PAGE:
Connecticut’s fish and wildlife division reversed its recent call of a state-record white catfish, saying images of the catch proved “ambiguous and inconclusive.”
“Due to questions raised both internally at (the state Department of Energy and Environmental Protection) and by outside sources, DEEP is recalling its initial declaration of a new state record white catfish caught in Coventry Lake...,” the agency posted on its Facebook page Monday.
The angler, Ben Tomkunas of Coventry, said Monday night that he was so angry with the state’s flip-flop that “my teeth hurt from grinding.” Although he did not preserve the fish for examination, Tomkunas said he submitted more than enough evidence and the reversal makes no sense.
Tomkunas claimed he caught a 21.3-pound white catfish late on Aug. 21. The weight of the 38-inch-long fish would have crushed the state record of 12.7 pounds and was a contender for the world record, which stands at 19 pounds, 5 ounces.
Questions focused more on the species - white or channel catfish - than on the weight, DEEP spokesman Will Healey said Tuesday.
Tomkunas took photos and video of the fish and also snapped a picture of the digital readout on a friend’s scale and submitted the evidence to the state. Mike Beauchene, the state’s supervising fisheries biologist, has said that he and other biologists scrutinized the images and concluded that Tomkunas’s catch was indeed a white catfish as opposed to a channel cat.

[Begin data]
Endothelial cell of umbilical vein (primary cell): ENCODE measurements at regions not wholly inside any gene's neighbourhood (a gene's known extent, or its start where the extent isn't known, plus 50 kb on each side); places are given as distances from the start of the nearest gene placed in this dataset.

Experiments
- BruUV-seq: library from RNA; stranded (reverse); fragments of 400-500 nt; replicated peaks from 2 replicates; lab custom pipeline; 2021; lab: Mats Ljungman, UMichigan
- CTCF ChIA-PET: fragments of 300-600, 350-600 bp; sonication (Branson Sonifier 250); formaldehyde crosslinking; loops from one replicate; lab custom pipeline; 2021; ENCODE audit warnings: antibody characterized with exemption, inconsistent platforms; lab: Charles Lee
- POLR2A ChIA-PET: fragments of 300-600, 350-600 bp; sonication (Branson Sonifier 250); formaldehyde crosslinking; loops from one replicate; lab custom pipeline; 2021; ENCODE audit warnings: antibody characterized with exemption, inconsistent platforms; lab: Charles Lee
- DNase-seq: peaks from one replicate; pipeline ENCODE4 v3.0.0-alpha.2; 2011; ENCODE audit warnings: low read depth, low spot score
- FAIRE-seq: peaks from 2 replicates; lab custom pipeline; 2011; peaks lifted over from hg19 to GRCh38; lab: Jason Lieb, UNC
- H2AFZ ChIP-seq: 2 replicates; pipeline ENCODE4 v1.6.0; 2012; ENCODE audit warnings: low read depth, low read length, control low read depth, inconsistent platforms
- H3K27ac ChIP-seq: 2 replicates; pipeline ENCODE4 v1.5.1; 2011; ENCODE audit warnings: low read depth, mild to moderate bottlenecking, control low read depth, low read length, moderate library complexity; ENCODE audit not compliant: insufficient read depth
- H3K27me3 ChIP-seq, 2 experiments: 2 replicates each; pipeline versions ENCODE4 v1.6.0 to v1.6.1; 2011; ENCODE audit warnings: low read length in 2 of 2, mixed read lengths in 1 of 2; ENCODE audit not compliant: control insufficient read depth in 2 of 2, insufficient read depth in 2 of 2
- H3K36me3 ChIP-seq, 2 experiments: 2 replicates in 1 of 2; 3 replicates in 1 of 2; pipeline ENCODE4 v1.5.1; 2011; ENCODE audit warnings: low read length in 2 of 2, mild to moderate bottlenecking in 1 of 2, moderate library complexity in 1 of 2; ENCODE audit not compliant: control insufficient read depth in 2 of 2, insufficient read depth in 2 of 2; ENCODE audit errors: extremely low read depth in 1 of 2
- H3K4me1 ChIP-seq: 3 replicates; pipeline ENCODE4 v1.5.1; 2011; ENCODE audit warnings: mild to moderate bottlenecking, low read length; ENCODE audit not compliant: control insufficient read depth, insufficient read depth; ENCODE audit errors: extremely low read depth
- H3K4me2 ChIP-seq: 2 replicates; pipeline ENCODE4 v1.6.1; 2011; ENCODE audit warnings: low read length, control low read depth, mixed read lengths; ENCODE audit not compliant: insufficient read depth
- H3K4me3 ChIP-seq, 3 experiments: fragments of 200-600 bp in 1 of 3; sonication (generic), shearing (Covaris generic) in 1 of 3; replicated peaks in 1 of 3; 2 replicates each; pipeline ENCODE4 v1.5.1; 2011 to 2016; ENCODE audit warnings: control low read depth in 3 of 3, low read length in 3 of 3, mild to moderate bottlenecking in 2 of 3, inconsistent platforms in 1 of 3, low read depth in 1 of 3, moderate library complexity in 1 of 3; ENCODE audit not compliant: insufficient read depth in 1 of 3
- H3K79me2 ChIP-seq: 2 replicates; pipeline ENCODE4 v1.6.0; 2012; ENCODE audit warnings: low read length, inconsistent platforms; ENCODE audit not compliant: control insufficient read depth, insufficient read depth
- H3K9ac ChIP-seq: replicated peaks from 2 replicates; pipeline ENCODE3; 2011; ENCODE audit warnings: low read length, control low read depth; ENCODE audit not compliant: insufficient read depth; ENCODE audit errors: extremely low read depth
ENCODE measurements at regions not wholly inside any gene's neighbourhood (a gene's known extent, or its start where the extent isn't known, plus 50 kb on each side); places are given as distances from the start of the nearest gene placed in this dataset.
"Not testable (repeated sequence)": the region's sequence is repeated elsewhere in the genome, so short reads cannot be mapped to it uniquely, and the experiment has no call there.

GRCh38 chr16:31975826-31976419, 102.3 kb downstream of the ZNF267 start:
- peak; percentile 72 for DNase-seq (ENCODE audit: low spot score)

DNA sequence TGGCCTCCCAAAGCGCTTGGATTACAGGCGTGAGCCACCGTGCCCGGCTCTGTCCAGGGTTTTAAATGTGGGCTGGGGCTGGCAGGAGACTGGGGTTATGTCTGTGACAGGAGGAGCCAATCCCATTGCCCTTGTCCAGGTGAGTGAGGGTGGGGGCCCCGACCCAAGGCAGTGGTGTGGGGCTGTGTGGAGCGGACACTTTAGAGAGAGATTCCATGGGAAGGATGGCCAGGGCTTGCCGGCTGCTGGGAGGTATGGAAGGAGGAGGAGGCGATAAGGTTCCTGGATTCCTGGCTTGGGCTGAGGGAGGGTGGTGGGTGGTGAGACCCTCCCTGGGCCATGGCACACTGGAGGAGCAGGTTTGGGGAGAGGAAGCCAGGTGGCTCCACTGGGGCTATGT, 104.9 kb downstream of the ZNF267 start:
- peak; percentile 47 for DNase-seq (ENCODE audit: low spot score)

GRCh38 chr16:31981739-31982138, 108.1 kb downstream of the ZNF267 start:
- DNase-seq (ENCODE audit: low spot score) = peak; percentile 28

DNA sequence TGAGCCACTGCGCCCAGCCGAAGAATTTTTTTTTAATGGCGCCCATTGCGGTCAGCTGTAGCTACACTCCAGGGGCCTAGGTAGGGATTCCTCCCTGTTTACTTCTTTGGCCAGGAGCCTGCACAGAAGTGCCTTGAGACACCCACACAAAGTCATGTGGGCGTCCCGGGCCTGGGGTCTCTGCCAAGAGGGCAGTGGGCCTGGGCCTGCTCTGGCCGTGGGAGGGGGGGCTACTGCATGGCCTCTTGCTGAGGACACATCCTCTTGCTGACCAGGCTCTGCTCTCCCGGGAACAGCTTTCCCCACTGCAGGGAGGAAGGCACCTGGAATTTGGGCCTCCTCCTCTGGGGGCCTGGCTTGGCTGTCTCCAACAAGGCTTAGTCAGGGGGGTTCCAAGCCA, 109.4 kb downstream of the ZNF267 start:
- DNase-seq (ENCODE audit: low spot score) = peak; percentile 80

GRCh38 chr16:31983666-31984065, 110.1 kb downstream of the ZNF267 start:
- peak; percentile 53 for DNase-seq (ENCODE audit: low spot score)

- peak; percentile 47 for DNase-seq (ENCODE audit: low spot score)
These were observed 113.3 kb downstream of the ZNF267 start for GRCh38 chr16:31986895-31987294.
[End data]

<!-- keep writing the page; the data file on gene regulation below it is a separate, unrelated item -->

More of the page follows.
“Holy White Catfish Batman!” Connecticut Fish and Wildlife posted on its Facebook page about two weeks ago, verifying the shattering of the state record.
Asked at the time whether he had preserved the fish, Tomkunas said he gave it to his grandfather and it was eaten. A fish and wildlife official wrote in the Facebook post Monday that without the ability to examine the actual fish, no definitive call can be made.
“To maintain the integrity of the state record dataset,” the post said, “we are reversing the initial announcement that this 21.3 pound fish was the new state record white catfish. We apologize for this error.”
Asked Tuesday whether all state record fish (not including catch and release) have included an official examination of the dead fish, Healey said most freshwater fish in the state can be definitively identified by a photo or video.
But channel and white catfish are hard to distinguish, Healey said, and “you need good photos of the correct body parts.”
The anal fin on white catfish is shorter than on channel catfish and the head and mouth are generally larger and wider than channel catfish, according to a description on DEEP’s website - https://portal.ct.gov/DEEP/Fishing/Freshwater/Freshwater-Fishes-of-Connecticut/White-Catfish.
“Multiple staff reviewed the photos and video, and there was not 100% agreement among the reviewers,” Healey said. “Some leaned toward white catfish, but without the actual body to examine, definitive proof was not possible. The announcement was premature and as such needed to be rescinded.”
Tomkunas, 25, said it’s all “BS” and he will continue to pursue the world record with the International Game Fish Association. He has become a minor celebrity since tales of his catch flashed on news sites around the nation in mid-September. Strangers have stopped to shake his hand, Tomkunas said.
“And now, all of a sudden, poof?” he said.
Jesse Leavenworth can be reached at firstname.lastname@example.org